Warmest thanks to American blogger John Fitzgerald of Secession for attending the candlelight vigil in NYC on Monday and for posting this write-up to share with readers at the Passion. John is a trainee lawyer living in New York and is such a fine writer, he would make a great journalist.
John made a super effort to take photos of the vigil for sharing at the Passion but sadly a technical hitch made it not possible to publish them here. Thanks for trying John, and for the following report:
Vigil for Sudan
One of the speakers at a candlelight vigil for Sudan last night in Washington Square was Simon Day, a former slave. That in the twenty-first century a man could be introduced as a “former slave” is a sad commentary on humanity in general, and a particular indictment of certain African regimes, principally in Sudan. A hundred or so mostly young people showed up in the bitter cold to convey their solidarity with those suffering the consequences of genocide at the hand of the radical Islamic government in Darfur.
In a dramatic plea, Mr. Day, now living in New York, noted the respect and concern Westerners have for their pets, and begged Western nations to show at least as much humanity toward the people suffering now in Sudan as they show their own dogs. Day seemed to have given up on assistance from the United Nations, and remarking its continued indifference to ongoing African genocide, said that the body would more appropriately be called the “United Racists.”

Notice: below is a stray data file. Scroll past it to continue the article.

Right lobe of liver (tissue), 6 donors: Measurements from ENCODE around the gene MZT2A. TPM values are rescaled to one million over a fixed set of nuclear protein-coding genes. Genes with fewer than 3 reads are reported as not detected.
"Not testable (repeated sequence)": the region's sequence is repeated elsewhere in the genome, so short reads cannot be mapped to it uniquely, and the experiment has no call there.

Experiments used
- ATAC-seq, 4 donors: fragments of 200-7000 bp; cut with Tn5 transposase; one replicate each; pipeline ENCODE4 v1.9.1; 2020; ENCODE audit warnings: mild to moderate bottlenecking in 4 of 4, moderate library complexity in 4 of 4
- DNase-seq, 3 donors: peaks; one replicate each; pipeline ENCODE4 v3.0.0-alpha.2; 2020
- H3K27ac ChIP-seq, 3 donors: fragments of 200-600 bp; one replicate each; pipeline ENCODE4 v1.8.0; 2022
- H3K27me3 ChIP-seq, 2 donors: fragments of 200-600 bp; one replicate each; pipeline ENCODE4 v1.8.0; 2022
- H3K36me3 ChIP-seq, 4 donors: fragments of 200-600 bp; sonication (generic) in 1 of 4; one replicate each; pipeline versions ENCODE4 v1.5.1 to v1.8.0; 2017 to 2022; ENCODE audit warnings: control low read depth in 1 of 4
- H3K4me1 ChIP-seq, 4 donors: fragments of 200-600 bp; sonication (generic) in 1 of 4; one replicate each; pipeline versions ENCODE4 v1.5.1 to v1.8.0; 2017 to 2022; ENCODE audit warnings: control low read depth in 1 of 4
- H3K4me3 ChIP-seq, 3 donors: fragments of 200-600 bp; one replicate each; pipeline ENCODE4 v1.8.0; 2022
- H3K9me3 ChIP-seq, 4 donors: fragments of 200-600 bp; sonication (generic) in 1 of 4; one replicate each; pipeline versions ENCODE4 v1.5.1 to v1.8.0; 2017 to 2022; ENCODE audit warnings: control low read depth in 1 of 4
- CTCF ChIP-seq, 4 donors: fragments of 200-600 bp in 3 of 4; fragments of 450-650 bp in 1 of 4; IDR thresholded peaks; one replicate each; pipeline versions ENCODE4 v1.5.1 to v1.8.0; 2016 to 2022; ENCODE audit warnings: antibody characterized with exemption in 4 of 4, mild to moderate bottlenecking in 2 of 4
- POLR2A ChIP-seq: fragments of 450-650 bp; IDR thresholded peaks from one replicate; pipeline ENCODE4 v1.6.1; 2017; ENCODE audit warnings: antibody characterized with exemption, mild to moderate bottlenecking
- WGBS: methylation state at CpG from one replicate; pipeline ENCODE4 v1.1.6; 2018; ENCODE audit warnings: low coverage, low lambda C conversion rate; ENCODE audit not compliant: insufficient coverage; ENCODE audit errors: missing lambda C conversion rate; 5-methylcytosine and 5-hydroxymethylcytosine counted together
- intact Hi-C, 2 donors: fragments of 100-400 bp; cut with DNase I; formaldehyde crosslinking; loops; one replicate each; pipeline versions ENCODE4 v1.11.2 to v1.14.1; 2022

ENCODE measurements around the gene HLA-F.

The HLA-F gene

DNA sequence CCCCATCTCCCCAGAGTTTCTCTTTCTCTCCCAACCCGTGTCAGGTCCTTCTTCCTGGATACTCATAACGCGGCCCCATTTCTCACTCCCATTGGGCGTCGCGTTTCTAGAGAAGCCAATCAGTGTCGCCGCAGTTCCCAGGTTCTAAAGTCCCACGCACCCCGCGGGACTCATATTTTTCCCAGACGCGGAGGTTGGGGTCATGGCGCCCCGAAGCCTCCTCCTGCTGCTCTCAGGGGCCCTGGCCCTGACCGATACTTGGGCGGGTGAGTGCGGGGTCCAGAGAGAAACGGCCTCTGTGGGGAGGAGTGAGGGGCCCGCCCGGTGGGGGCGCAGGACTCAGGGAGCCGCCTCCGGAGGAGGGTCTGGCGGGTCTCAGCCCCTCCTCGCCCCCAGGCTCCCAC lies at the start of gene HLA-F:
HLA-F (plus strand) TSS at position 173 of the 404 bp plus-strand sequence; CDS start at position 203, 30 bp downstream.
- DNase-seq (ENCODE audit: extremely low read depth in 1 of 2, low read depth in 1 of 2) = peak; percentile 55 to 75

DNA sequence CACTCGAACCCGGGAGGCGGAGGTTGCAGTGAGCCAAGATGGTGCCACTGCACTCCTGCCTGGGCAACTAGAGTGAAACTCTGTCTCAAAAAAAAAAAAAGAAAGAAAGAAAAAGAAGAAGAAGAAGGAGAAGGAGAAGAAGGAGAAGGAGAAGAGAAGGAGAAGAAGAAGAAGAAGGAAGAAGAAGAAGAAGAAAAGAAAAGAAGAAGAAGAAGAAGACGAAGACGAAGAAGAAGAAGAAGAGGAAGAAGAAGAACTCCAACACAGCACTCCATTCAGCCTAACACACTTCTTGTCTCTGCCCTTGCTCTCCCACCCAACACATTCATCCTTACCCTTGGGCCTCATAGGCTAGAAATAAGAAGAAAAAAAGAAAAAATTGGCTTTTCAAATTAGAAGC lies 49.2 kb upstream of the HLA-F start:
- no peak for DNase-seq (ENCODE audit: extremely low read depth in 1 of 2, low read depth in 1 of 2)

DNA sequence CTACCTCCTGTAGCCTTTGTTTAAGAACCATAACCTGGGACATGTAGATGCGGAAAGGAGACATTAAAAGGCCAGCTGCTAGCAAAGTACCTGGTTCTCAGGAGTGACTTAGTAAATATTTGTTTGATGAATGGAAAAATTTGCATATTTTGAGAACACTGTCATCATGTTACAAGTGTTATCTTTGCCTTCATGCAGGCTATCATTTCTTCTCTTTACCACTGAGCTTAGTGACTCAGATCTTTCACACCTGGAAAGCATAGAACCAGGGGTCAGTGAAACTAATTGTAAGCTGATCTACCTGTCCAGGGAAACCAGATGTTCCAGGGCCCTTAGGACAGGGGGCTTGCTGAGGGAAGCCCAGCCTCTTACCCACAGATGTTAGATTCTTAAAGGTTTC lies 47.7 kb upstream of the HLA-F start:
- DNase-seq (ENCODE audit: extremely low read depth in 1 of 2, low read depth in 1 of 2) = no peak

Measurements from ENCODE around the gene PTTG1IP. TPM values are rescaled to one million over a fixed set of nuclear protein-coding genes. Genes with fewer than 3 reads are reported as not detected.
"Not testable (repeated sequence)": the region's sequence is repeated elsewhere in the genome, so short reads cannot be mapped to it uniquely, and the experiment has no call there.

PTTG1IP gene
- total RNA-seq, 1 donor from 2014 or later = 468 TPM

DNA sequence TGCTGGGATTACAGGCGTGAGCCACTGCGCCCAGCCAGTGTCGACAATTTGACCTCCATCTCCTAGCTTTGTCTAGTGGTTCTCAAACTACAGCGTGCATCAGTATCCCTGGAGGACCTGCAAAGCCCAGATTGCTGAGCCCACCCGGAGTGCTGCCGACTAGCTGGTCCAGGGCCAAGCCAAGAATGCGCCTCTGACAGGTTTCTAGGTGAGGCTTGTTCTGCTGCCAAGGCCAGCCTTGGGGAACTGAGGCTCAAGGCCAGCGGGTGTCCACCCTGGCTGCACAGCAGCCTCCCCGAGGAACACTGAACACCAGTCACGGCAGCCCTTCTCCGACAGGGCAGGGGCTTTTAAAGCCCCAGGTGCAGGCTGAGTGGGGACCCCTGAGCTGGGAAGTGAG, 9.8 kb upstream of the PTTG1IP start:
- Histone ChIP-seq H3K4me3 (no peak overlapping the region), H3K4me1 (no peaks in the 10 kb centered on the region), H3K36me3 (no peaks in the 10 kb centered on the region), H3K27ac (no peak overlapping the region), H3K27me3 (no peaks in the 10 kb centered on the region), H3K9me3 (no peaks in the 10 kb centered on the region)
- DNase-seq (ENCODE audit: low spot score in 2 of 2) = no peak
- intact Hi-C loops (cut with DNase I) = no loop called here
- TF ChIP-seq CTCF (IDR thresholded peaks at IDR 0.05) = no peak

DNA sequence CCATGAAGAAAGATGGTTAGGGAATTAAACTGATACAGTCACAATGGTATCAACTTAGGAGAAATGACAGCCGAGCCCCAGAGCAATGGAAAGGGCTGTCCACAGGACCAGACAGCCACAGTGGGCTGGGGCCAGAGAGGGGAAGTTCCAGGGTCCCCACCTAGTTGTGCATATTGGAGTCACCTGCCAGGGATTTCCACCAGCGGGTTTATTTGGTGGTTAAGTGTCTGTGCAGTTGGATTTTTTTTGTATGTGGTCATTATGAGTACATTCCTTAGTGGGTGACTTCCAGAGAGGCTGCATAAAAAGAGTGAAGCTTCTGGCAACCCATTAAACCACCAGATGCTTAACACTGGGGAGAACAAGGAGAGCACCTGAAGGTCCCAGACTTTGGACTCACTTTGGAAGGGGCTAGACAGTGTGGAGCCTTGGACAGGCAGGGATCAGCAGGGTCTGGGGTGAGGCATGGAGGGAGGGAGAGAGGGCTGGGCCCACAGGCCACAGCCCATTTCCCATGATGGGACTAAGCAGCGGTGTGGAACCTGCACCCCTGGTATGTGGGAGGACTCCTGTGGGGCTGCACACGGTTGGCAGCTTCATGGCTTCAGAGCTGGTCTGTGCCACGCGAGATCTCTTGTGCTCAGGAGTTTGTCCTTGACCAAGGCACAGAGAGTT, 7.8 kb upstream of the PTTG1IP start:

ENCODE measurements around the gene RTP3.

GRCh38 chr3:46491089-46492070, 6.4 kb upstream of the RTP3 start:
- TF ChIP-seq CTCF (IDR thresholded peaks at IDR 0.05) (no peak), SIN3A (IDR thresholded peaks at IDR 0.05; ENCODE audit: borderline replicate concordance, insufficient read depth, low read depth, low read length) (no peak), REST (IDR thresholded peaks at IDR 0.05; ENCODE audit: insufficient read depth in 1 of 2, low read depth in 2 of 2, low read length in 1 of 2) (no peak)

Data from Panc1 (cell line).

Other speakers included an individual from Mauritania who, noting that he was not a politician, could therefore “say things as they are,” a refrain he repeated several times. He accused the Sudanese government of trying to Islamic-ize sub-Saharan Africa, and said the attack on black Africans was an “Arab conspiracy to take our African land.” A Jewish rabbi also spoke, invoking the memory of the Holocaust, and saying that Jews in particular could sympathize and understand the current plight of the Sudanese. (I was surprised to see no one in the crowd shout out something about the plight of Palestinians at that comment.)
At the conclusion of the vigil, those in attendance were asked to sign letters to U.S. government officials calling for action against Sudan immediately. Whether that ever comes to pass remains to be seen. “In July and September,” The Economist recently reported, “the UN Security Council threatened unspecified sanctions on the Sudanese government if it failed to disarm its genocidal militias in Darfur. The government did nothing of the sort, but no sanctions followed. Last week, the Security Council issued a new, milder threat, to 'take appropriate action against any party failing to fulfil its commitments.' Carlos Veloso of the WFP, asked if the forecast of 2.8m starving Darfuris next year was a worst-case scenario, said: 'No, that is the medium-case scenario.'”
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PROTEST RALLY FOR SUDAN IN NYC JANUARY 17, 2005
Note, iabolish.com says thank you to everyone who made the candlelight vigil to protest the ongoing genocide in Darfur a success! Save the date: Monday, January 17th, 2005 Protest Rally. Register for the rally at iabolish.com.